Chief Financial Officer Helen Verhasselt said that the Assisted Living was the one area of the hospital district that didn’t receive cost-based reimbursements. The district receives about $60 per patient per day for Medicaid patients – which make up the vast majority of its residents – while the facility currently costs nearly $100 per patient per day to run.

“Each year the rules change for Medicaid,” Verhasselt said. “And as the financial condition of the state worsens they are going to reduce payments for Medicaid. With the economy the way it is, there’s more people to qualify for it as well, so it’s kind of snowballed.”

If the building is used for hospital or extended care services, the district won’t face the same financial restrictions.

“If the hospital is utilizing the building we would be able to put those expenses through on the cost report, so at least a portion of that would be cost-based reimbursed,” Verhasselt said. “Same thing on the Extended Care but it’s a little bit more complicated. There’s also other factors that go into the reimbursement rate. Assisted Living is the only part of the hospital that doesn’t have cost-based reimbursement. There’s only so much you can do to even make it profitable.”

Stopping the financial bleeding will also help stabilize the district’s obligation to pay back Okanogan County the more than $2 million it owes in registered warrants (short-term, low-interest loans).

Okanogan County treasurer Leah McCormack, in a letter to the district in December, said that the county wanted the hospital district to intensify its efforts to pay down its registered warrants (short term loans from the county), which have been in the $2 million range for most of the past year.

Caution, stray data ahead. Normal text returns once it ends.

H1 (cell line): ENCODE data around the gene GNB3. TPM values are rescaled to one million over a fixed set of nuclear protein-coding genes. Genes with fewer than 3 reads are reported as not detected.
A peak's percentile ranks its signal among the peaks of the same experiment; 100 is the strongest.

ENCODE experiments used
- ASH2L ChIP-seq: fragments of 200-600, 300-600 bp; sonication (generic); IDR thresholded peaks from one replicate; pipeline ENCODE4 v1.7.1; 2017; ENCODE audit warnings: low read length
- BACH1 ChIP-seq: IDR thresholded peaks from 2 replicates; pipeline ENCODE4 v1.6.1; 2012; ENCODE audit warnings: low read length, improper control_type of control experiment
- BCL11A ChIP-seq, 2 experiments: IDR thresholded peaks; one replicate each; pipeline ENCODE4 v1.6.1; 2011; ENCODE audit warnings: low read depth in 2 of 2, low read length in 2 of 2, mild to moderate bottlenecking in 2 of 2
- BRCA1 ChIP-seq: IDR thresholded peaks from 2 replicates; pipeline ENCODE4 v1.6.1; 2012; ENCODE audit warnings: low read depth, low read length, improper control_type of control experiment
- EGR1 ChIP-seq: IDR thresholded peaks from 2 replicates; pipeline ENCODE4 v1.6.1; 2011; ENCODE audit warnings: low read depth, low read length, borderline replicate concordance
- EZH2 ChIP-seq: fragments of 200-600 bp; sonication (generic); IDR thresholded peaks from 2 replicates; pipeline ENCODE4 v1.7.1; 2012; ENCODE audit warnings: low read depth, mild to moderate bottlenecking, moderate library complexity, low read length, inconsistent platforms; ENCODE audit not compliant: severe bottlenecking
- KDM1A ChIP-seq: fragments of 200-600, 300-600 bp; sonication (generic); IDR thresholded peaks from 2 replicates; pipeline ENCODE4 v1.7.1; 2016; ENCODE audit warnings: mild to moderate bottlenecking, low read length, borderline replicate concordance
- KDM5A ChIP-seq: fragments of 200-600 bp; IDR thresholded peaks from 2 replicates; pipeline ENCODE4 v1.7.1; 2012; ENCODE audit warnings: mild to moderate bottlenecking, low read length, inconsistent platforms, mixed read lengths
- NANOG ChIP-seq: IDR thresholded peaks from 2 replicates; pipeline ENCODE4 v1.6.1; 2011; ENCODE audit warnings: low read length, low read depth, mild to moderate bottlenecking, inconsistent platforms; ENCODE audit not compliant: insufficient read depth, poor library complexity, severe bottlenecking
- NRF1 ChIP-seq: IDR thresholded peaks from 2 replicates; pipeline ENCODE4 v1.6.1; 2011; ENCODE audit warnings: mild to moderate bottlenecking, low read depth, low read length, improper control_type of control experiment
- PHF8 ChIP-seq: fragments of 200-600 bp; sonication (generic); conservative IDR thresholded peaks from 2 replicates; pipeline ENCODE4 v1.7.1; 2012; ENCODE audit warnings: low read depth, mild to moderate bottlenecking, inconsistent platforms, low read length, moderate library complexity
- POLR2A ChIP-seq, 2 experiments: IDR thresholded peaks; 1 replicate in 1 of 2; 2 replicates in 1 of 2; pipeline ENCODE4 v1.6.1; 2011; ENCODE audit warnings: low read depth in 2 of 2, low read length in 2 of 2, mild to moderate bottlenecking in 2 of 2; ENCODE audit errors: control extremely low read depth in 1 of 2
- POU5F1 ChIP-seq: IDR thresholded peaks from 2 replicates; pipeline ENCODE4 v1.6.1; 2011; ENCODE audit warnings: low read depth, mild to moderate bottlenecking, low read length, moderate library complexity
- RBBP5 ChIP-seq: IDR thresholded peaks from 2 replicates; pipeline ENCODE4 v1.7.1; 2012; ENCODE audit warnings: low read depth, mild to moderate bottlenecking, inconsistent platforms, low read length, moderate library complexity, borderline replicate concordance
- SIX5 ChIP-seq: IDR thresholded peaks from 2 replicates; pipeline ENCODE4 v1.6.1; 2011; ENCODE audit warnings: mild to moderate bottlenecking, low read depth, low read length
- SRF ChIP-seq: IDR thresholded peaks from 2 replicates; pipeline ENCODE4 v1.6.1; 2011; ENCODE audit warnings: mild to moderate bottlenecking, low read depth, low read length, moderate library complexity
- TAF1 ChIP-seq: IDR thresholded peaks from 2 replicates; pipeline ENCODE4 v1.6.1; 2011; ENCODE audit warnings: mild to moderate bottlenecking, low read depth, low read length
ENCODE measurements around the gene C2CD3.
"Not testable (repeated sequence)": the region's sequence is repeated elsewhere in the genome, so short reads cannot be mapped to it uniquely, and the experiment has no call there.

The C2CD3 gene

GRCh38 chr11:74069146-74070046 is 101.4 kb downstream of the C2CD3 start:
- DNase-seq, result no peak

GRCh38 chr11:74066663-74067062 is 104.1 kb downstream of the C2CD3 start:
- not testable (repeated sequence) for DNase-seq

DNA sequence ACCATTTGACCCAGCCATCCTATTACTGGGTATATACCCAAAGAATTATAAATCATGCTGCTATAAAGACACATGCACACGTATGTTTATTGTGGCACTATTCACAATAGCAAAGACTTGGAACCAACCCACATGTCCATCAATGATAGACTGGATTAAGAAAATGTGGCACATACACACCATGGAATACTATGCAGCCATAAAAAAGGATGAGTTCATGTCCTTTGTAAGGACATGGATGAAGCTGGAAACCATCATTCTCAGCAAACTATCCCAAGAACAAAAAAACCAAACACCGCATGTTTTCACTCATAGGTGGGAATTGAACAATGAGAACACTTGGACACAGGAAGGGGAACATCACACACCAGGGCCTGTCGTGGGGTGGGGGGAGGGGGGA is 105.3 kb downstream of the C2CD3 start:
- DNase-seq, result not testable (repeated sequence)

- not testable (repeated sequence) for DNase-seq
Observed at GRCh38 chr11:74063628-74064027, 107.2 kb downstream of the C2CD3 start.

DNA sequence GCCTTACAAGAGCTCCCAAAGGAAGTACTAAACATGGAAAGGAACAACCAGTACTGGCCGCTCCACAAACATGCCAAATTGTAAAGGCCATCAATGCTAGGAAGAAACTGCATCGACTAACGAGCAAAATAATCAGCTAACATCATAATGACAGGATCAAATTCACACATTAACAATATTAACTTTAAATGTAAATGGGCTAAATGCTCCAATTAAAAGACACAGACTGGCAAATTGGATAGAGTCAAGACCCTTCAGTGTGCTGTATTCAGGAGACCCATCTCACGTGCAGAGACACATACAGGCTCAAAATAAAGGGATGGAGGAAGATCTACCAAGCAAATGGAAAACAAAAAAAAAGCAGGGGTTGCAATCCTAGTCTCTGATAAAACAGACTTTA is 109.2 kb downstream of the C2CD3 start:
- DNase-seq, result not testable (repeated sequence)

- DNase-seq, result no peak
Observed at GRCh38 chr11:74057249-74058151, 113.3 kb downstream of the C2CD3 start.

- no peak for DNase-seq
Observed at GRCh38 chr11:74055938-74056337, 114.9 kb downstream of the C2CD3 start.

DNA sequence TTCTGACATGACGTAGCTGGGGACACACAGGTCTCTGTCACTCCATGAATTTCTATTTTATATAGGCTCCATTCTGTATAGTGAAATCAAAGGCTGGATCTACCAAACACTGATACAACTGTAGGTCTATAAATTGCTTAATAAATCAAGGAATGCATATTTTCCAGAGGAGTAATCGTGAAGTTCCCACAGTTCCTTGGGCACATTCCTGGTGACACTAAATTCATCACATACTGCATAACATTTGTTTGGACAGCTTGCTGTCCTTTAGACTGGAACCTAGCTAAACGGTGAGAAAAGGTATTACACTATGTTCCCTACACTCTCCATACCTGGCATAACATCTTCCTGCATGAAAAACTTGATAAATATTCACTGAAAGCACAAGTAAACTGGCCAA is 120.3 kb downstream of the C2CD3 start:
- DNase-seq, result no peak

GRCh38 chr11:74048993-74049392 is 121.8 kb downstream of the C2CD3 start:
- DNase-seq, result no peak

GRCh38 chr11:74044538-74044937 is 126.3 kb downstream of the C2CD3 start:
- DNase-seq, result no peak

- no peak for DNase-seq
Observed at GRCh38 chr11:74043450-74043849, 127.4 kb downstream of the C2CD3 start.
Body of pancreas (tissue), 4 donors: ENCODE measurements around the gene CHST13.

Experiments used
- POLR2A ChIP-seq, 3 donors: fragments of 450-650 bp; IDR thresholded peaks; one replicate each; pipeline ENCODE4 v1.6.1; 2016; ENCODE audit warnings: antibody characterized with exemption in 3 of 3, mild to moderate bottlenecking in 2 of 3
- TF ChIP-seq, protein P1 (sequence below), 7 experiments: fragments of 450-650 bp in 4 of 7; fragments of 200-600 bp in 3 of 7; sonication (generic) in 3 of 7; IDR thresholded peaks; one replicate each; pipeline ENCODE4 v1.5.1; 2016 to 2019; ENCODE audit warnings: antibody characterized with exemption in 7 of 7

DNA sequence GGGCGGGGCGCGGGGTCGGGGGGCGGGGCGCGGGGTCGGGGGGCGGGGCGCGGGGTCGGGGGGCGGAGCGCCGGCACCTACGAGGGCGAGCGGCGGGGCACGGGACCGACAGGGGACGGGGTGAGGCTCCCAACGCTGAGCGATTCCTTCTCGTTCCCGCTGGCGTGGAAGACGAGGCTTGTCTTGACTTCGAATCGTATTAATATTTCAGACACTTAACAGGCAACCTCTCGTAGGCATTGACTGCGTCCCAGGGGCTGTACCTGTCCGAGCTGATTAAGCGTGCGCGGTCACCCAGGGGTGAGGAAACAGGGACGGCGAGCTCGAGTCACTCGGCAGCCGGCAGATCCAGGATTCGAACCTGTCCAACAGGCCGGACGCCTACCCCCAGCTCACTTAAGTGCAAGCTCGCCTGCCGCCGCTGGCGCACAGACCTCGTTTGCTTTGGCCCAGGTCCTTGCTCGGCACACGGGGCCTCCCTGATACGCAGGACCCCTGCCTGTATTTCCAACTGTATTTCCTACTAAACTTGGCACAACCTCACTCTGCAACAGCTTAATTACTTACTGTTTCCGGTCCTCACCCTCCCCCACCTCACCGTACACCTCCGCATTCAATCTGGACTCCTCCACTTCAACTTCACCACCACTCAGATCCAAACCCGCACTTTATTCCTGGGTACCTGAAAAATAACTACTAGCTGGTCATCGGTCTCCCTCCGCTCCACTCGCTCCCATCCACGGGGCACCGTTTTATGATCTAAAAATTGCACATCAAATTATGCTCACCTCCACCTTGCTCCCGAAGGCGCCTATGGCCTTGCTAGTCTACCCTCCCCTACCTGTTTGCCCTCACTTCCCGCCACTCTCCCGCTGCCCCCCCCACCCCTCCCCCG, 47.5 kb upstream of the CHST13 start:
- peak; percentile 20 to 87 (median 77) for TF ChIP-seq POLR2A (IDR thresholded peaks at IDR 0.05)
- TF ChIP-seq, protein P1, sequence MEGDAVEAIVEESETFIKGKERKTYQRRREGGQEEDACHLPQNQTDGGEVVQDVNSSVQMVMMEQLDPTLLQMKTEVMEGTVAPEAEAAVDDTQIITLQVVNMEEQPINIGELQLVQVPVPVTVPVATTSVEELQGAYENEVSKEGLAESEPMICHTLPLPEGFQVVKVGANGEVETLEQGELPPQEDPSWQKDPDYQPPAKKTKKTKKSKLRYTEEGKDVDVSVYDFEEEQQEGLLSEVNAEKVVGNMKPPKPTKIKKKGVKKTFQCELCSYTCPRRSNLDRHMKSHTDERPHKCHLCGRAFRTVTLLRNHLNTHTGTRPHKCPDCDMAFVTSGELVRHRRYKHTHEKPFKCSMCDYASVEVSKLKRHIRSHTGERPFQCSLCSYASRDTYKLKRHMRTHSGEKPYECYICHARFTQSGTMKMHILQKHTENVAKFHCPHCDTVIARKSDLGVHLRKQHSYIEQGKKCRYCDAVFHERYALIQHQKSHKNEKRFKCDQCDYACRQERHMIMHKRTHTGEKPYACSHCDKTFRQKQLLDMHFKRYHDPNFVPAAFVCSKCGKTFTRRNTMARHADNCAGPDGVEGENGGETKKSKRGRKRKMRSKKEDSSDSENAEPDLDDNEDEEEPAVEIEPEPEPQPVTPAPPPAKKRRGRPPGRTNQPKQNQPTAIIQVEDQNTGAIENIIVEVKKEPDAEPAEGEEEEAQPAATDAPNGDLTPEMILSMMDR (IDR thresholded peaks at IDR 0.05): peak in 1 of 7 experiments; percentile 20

“I ask that you take action immediately to turn this issue around,” McCormack wrote. “Registered warrants must be paid down and timeliness needs to be met for doing so. Dependency on the county for registered warrants has to be and will be a thing of the past, in the future.”

McCormack also said in the letter that she was considering raising the interest rate on the existing warrants from 2.5 percent to the prime rate, which is 3.25 percent.

“You won’t notice a sudden change in the warrants,” she said. “But they won’t be going up by hundreds of thousands any more. When we’re losing between $10,000 and $20,000 a month.

“As it transitions over to the hospital or extended care space, the cost reports aren’t done til the following year, so there will potentially be some lag time.”

Michel said that neither a sale to a private entity or a lease agreement would prove to be practical. The district was advised to try to sell the Assisted Living in 2005, before it split into separate hospital and long-term-care divisions.

“Any buyer would have to take on the bond,” Michel said. “And if we were to sell it it would take years to get the property lines straightened out. We share infrastructure (between the hospital and Assisted Living buildings). It’s not built to be an independent, standalone Assisted Living.

“We could lease it, but no one could make a profit with what we would have to charge to include boiler, laundry, food and the bond payment.”

At a recent board meeting, someone remarked that they felt that the board and senior administrators hadn’t been willing to make tough decisions. Michel said this decision, while it would likely make just about everyone unhappy, would hopefully put the hospital district on a path toward financial viability.

“It’s a difficult, difficult situation for everyone involved,” Michel said. “It was not a decision that was taken lightly.”